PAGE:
God, Family, Fishing, and Work

 

Rhetorical crap

Lorazepam will make you feel like this!  😀

 

Life throws you a few curve balls now and then.  I’ve joked a lot about how a person’s priorities should be God first, then family, then fishing, and at the bottom of the list, working.  Little did I know how true that statement was!

Stressed OutBefore Dad died, I had started a job at a telephone contact center for a respected retailer.  I liked the coworkers and quickly made new friends.  Even though the stress level was tough, it looked like the sky was the limit in terms of growth potential.

One night after work (November 26) I called the nursing home and told Dad how exhausting it was learning the new job.  There was so much training compressed into very little time.  It made me wonder (for good reason) what I’d gotten myself into!

Dad calmly joked, “Well don’t quit just yet.  At least stay until you get paid for the training.”

I loved his sense of humor and comforting words.  I was too exhausted to visit him that evening but Dad understood.  He was tired as well and told me to come and see him in the morning.  A few hours later he passed away in his sleep.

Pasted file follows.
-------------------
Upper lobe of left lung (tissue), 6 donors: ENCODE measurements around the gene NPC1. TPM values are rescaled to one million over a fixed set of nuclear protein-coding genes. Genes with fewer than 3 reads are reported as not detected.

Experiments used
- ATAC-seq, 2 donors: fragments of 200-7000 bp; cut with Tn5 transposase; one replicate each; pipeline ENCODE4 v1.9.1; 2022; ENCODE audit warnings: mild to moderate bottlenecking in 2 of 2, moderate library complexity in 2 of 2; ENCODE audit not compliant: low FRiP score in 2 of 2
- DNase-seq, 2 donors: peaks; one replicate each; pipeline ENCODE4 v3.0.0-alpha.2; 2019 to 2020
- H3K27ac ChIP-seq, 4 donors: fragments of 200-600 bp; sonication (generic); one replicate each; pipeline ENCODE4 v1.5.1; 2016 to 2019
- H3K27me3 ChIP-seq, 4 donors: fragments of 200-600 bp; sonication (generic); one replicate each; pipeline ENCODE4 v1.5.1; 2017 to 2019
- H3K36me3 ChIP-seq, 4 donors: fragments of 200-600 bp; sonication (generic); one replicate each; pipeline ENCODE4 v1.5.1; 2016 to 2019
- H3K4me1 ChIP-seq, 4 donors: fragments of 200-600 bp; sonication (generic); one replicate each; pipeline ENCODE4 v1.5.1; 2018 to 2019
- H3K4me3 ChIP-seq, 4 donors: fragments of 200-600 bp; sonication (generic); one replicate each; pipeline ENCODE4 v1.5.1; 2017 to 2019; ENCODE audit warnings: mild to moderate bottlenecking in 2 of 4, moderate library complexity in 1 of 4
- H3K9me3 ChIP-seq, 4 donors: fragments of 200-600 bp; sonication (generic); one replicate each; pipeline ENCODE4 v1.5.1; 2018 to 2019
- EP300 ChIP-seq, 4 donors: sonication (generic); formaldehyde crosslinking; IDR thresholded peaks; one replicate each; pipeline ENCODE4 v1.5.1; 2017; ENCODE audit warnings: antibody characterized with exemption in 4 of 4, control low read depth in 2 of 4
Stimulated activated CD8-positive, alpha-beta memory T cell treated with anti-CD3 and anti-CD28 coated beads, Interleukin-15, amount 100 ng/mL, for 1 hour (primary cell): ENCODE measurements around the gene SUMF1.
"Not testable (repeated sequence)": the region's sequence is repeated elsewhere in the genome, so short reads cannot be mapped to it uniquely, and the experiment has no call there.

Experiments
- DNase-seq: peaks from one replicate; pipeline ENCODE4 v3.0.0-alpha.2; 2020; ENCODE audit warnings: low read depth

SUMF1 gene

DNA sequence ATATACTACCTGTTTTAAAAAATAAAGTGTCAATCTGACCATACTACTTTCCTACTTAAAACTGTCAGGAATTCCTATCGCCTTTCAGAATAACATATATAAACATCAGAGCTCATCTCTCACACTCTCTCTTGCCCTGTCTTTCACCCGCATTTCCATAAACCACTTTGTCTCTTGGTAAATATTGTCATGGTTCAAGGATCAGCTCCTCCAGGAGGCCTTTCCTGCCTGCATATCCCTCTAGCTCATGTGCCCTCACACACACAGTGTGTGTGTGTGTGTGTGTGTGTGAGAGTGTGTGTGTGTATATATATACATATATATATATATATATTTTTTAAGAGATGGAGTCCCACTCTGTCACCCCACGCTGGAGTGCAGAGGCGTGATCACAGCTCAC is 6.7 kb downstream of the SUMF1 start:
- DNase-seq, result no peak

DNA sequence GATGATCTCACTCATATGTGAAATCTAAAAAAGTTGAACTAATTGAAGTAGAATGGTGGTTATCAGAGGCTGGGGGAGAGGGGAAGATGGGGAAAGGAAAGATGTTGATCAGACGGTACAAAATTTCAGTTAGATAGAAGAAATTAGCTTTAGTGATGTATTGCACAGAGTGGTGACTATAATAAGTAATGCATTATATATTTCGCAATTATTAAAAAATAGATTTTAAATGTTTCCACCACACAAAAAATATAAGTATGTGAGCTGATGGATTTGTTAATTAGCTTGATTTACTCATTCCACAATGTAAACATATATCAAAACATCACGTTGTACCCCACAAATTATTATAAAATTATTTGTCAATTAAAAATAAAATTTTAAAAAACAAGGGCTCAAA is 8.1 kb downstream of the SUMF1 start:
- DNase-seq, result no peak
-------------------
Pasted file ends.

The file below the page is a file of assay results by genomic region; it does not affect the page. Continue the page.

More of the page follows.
Since then, the last few weeks have been busy with the funeral and burial, starting the Executor duties, and trying to get back to work.  There was not enough time to rest and grieve.  After returning to work, within days I had some serious anxiety issues resulting in medical intervention.  In retrospect, something had to give and it turned out to be the nerves!

Only logical

If only family members could understand that logic!

I called the employer on Wednesday and requested to work a part time schedule going forward.  The H.R. department said that working fewer hours is not possible.  Nobody is working part time during the busy holiday season.  (bah, humbug?)

I politely offered to end the employment.  Predictably, the resignation letter I sent included “… business needs must prevail in this situation and our [availability] requirements are incompatible.  A separation is necessary and logical.”  

The decision to resign immediately solved the time conflicts.  The anxiety issues disappeared practically overnight.  The outlook is now optimistic and depression symptoms lifting.  There are no worries.  When money is needed, there will be other jobs waiting in the bottom of the barrel.  But for the time being, family comes first… then some camping and fishing… then looking for work.